The company which won the tender produced brochures for the courts, for the citizens in the courts and for the organisations which participated. This information was distributed early 2011. Subsequently the interviewers visited the courts to introduce themselves. The interviews were held between February and May. In this period the professionals received an email with the questionnaire. Some time after this they received a reminder. At the end of the research investigation period the company started drafting the reports. In the general report names of courts are mentioned, but only when there’s a significant difference to the average satisfaction on a certain aspect.

Results
The reports show high satisfaction with the functioning of the judges, but improvement is deemed necessary in the management of timeframes. The general report of all the courts is published at the end of September. In October the assembly of presidents will discuss the results and agree on initiatives for improvement. The presidents will also discuss if and when another national user satisfaction survey will be held.

Court user satisfaction survey The Netherlands: general results 2011

The survey was held in all the (19) district courts and (5) courts of appeal simultaneously. 

Satisfaction litigants

(Very) Satisfied

Neutral

(Very) Unsatisfied

Don’t know/n.a.

Overall satisfaction

81%

13%

6%

-

Accessibility

67%

30%

3 %

39%

-        Telephonic accessibility

72%

25%

3%

51%

-        Rechtspraak.nl (website)

64%

32%

5%

60%

-        Digital accessibility

56%

38%

7%

67%

Reception

56%

40%

4%

-

-        Punctuality of the hearings

78%

9%

13%

-

-        Waiting conditions

74%

16%

10%

1%

-        Privacy of waiting areas

55%

21%

24%

1%

-        Information upfront

71%

16%

12%

7%

Conduct of hearings

87%

12%

2%

-

-        The judge allows litigants to have their say

87%

7%

6%

1%

-        Preparation by the judge

82%

12%

6%

4%

-        The judge listens to the various points of view

91%

5%

4%

1%

-        The judge imagines himself in the situation of the litigant

76%

17%

7%

3%

-        Perceived expertise

82%

15%

3%

5%

-        Perceived impartiality

79%

15%

5%

2%

-        Explaining the case

91%

6%

3%

-

-        Treatment of the parties

86%

12%

2%

21%

Decision

77%

19%

5%

1%

-        Founding of the decision

79%

12%

9%

1%

-        Comprehensibility of the decision

84%

9%

7%

1%

Timeframes

55%

17%

29%

1%

Explaining how the case will be dealt with further

90%

6%

3%

3%

Satisfaction professional parties (lawyers)

(Very) Satisfied

Neutral

(Very) Unsatisfied

Don’t know/n.a.

Overall satisfaction

73%

17%

10%

-

Administrative contacts

63%

34%

3%

1%

-        Telephonic accessibility

75%

19%

6%

8%

-        Information upfront

74%

19%

7%

2%

-        Keeping appointments

71%

22%

7%

10%

-        Flexibility in making appointments

54%

33%

12%

15%

Reception

40%

47%

13%

3%

-        Punctuality of the hearings

63%

20%

16%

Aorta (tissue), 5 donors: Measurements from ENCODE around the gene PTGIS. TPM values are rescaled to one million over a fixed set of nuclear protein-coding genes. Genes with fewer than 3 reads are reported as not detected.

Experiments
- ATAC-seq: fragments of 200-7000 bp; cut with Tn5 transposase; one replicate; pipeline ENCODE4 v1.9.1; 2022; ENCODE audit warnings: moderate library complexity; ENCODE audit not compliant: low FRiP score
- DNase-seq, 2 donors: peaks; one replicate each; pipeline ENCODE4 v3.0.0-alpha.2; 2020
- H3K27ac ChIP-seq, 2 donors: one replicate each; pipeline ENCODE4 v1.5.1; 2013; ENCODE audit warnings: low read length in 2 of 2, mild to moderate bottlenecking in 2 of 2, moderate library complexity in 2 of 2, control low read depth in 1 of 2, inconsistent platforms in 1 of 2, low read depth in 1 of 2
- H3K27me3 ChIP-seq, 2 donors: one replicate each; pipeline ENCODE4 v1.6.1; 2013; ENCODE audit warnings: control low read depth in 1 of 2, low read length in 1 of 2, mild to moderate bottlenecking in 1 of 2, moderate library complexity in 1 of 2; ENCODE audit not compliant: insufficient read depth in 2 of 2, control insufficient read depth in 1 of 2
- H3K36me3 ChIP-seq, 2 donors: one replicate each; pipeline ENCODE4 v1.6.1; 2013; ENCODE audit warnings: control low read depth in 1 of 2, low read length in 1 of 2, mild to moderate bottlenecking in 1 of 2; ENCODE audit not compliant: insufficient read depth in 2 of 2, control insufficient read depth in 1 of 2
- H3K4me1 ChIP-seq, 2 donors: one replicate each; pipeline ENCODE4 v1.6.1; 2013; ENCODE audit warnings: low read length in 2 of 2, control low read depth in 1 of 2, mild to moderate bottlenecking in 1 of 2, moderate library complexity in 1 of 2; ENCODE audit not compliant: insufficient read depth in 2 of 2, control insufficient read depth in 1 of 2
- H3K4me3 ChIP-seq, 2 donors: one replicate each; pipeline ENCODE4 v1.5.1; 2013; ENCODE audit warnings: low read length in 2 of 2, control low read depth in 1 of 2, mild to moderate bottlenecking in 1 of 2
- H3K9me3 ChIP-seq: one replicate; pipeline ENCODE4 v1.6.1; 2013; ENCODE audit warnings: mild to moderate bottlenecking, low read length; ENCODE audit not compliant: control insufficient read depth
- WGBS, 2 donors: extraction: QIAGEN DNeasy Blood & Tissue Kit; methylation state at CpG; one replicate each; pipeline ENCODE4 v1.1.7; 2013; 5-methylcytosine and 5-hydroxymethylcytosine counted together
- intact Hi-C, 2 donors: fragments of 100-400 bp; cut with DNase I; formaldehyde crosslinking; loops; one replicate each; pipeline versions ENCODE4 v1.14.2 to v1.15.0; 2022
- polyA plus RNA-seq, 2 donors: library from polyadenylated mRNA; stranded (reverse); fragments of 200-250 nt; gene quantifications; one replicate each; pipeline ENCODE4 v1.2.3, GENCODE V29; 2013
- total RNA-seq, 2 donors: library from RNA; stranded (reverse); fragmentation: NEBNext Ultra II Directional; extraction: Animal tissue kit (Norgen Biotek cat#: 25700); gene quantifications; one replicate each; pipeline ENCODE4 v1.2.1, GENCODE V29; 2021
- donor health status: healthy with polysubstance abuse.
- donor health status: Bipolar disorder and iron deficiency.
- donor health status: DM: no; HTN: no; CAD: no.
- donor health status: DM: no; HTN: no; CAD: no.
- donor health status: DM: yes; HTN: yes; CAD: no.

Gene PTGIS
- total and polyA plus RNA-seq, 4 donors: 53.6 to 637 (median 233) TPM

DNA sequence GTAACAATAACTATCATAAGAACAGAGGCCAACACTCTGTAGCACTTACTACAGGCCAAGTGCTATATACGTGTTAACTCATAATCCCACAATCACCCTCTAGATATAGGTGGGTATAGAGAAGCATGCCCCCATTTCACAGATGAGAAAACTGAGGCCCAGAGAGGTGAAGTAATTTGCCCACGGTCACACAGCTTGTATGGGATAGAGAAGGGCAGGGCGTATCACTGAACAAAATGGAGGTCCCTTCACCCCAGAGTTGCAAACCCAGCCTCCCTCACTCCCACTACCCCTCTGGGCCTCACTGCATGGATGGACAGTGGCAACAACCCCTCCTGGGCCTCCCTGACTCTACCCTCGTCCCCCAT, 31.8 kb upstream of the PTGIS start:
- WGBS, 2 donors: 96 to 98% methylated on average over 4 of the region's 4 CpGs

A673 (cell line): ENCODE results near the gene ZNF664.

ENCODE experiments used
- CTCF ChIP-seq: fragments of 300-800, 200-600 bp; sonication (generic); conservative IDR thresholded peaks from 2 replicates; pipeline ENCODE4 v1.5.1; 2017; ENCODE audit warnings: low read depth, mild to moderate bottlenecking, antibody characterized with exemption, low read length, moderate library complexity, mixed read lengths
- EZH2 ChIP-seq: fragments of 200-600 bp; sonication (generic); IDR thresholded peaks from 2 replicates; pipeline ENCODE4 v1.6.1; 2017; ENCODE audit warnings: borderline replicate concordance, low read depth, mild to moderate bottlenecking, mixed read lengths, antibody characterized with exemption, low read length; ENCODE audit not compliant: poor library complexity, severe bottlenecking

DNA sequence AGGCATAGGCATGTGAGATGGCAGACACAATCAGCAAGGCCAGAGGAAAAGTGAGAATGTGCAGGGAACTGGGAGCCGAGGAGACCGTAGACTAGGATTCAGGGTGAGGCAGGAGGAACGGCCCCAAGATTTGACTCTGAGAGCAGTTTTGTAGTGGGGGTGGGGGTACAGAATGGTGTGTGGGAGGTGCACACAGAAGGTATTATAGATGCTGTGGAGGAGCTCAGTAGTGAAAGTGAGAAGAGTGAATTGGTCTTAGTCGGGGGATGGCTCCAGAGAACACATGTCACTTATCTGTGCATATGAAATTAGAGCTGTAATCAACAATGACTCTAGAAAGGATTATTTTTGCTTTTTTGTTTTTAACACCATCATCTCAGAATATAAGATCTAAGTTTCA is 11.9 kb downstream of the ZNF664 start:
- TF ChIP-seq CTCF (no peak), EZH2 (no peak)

4%

-        Waiting conditions

47%

35%

18%

5%

-        Privacy of waiting areas

31%

38%

31%

6%

Conduct of hearings

78%

19%

4%

2%

-        The judge allows litigants to have their say

82%

12%

6%

3%

-        The judge listens to the various points of view

81%

12%

7%

3%

-        The judge imagines himself in the situation of the litigant

73%

19%

8%

4%

-        Perceived expertise

79%

14%

7%

3%

-        Perceived impartiality

78%

15%

7%

3%

-        Treatment of the parties

84%

12%

5%

3%

Decision

65%

24%

10%

7%

-        Founding of the decision

67%

19%

15%

8%

-        Comprehensibility of the decision

71%

18%

11%

8%

-        Perceived unity of law

56%

32%

11%

20%

Timeframes

46%

27%

27%

3%

Rechtspraak.nl (website)

65%

30%

5%

14%

Digital accessibility

40%

38%

21%

27%

 


Ezra van Duuren
Quality program secretary, the Dutch Council for the Judiciary

Secretary of the survey project group

&
Yinka Tempelman
Quality program leader, the Dutch Council for the Judiciary

Member of the CEPEJ-GT-QUAL

 


Italy: The experience of Turin and Catania

 

Users’ customer satisfaction analysis: the Italian experience (January-March) 2011

 

Taking the opportunity offered by the CEPEJ, in September 2010 the Statistics department within the Italian Ministry of Justice invited the Tribunal of Turin and the Court of Appeal of Catania (pilot courts within the network of CEPEJ) to conduct a Customer Satisfaction Survey among the users of justice. Also the Court of Appeal of Turin and the Tribunal of Catania immediately joint the initiative.


A key success factor towards the success of such kind of activity is to involve as much as possible all the stakeholders of the world-justice. Therefore, we decided to create a working group with the participation of representatives from the courts (judges and staff), from the Ministry of Justice (mainly statisticians with experience in conducting such surveys), from the local bar of lawyers and from the university.
 

The working group decided that the objectives of the survey were:
 

• To evaluate the overall satisfaction level of Justice amongst the final users
• To establish Key Performance Indicators (KPIs) to be tracked throughout time
• To pinpoint the areas of improvement and (propose to) take action accordingly
• To analyse the satisfaction amongst specific sub-samples (e.g. males/ females, age classes, …)
• To plot Performance vs Importance diagram.


Italian members of the CEPEJ were responsible for managing and coordinating the initiative in both cities.
 

Since the Satisfaction Surveys had no budget, we decided to maximize the use of internal resources and free external resources. The experience of the statisticians within the ministry’s department guaranteed the quality of the whole project. Thanks to a cooperation between the Courts and the University, a group of around 25 students in each city have been selected to conduct the on-field interviews. Prior to the fieldwork, a number of motivational sessions were carried out. Moreover, in order to ensure good quality standards, interviewers were carefully briefed on the approach to the interview, on the behaviour and good conduct, and, obviously, on the questionnaire content.
 

Based on the population of users visiting the courts under investigation, we have calculated that a sample of 600 interviews in each city were necessary to get a reliable result, within an acceptable standard error (lower than 4%).